MAKE SURE THAT THEY FIND WHAT THEY ARE LOOKING FOR. AND EVEN MORE.
Who works designing websites knows it well: the most important studies in usability can teach many things about the effectiveness of a search form. In this case, “effectiveness” means the ability to turn a visitor — even a casual one — into a buyer, generating a purchase.
Let’s make an example: today five users will visit your site. Three of them will use the search form in the page, looking for a product. You only have seven seconds to give these users what they want, before they decide to leave your site and search somewhere else.
The features of a great search form are those that make all the catalogue products easy and quick to find, thanks to an immediate search that also allows using tags, categories and product codes to look for a product. Plus, great features are also those who transform the search in a marketing tool, letting you show a product preview that perfectly suits to users’ needs, or highlight particular discounts and promotions in the result search.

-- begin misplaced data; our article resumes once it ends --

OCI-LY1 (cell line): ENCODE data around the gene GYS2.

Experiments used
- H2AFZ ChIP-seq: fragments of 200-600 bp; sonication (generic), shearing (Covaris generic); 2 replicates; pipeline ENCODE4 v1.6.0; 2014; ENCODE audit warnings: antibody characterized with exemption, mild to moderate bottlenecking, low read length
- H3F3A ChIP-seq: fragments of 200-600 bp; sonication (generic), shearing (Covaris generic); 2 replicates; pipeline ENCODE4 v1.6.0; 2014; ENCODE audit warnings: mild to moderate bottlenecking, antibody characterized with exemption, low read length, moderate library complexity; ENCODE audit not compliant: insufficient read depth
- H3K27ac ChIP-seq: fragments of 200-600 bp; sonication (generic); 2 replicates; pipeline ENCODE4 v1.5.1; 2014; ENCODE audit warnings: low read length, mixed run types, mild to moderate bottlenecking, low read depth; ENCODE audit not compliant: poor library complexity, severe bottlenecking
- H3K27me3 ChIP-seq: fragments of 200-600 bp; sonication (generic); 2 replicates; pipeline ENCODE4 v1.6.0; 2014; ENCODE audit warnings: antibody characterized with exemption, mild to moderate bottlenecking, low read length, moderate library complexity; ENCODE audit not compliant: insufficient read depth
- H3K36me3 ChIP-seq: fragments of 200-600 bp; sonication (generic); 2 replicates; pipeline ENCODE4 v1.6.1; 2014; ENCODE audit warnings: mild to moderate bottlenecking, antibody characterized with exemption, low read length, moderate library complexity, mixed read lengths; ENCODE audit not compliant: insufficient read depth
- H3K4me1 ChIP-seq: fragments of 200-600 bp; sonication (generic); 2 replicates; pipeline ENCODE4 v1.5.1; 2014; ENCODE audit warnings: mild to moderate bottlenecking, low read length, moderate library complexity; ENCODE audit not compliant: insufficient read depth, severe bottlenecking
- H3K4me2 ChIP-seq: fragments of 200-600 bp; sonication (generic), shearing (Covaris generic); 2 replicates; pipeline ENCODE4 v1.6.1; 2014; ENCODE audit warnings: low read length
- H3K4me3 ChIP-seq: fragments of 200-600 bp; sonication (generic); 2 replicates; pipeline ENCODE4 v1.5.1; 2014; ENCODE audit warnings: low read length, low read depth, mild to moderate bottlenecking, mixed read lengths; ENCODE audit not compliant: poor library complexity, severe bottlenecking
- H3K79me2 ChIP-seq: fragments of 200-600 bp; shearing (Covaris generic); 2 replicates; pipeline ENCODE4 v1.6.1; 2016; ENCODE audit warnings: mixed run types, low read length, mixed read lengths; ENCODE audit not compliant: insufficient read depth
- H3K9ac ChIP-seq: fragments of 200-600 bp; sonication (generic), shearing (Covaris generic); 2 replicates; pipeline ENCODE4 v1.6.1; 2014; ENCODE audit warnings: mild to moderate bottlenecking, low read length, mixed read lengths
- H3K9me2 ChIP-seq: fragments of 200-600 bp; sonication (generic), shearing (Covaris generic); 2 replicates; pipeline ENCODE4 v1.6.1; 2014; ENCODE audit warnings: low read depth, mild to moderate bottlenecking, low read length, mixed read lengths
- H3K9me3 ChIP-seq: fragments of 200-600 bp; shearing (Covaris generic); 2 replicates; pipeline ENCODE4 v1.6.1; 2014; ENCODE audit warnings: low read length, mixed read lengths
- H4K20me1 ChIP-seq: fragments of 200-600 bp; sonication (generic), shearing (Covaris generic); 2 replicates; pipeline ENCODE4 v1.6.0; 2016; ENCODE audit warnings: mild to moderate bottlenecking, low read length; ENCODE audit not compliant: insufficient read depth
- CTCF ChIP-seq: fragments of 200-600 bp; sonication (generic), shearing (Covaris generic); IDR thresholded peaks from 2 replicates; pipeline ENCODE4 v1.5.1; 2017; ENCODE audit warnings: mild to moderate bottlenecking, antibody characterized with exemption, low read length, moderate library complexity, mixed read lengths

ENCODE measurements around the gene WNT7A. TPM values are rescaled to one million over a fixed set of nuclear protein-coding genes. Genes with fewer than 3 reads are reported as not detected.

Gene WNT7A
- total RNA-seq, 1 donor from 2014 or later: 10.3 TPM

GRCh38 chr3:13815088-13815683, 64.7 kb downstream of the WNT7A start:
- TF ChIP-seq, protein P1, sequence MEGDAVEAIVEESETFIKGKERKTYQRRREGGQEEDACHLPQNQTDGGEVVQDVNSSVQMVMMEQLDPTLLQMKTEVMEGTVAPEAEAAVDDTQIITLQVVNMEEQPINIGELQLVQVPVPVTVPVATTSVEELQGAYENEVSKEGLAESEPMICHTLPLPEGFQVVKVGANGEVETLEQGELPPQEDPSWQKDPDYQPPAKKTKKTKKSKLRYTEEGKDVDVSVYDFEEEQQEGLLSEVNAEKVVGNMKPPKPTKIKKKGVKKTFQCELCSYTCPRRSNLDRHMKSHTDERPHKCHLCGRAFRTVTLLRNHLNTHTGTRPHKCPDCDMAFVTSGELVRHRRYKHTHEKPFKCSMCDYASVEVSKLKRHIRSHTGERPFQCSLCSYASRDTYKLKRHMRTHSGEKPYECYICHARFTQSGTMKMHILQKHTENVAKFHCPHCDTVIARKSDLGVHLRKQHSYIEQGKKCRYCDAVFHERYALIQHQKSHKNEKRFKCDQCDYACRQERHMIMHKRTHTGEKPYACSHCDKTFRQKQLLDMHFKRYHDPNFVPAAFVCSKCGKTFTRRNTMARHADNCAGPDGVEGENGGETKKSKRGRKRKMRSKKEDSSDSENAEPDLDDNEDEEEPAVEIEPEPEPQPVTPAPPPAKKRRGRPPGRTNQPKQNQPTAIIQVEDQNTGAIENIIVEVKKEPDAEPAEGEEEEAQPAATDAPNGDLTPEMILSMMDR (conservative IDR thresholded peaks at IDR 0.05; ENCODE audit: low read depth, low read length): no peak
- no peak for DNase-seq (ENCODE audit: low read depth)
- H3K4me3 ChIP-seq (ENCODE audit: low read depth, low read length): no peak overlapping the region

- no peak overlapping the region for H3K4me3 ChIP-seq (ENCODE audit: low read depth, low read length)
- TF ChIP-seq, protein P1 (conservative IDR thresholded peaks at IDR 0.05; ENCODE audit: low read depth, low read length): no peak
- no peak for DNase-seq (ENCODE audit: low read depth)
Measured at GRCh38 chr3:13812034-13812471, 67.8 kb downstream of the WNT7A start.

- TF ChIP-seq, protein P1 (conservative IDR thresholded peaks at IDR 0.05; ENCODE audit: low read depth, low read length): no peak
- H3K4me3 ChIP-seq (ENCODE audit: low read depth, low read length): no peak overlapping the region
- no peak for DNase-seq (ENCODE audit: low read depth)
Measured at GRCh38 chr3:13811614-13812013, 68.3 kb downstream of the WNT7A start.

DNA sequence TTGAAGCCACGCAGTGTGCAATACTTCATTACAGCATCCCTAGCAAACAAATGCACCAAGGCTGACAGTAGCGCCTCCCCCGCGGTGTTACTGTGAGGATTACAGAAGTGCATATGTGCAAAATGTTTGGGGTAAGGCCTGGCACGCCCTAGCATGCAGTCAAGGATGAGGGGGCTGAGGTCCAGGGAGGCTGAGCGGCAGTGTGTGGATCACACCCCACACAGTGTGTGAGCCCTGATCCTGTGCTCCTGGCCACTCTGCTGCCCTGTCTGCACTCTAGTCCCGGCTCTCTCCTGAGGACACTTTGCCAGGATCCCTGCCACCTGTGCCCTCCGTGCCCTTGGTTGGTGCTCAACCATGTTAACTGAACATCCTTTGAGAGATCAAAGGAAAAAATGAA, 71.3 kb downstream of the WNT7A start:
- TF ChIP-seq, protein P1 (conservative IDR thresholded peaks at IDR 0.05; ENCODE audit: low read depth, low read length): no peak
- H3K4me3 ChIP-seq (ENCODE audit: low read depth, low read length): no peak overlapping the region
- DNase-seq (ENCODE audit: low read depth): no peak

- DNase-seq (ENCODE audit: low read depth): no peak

Researches on customers of online stores show that one of the main reasons that brings customers to abandon their cart before completing the purchase is the difficulty navigating through a website.
We are so used to search bars that we require them to be immediate and promptly provide us with what we are after. Consider Google and Facebook: we use their search bars every day and we take take them for granted, but what if they suddenly stopped working and showed no results? Or maybe they would display unrelated results, wouldnt’ we be disappointed?
The same things happens in your store in case you don’t have an optimized search bar, and it’s never a good idea to disappoint our customers.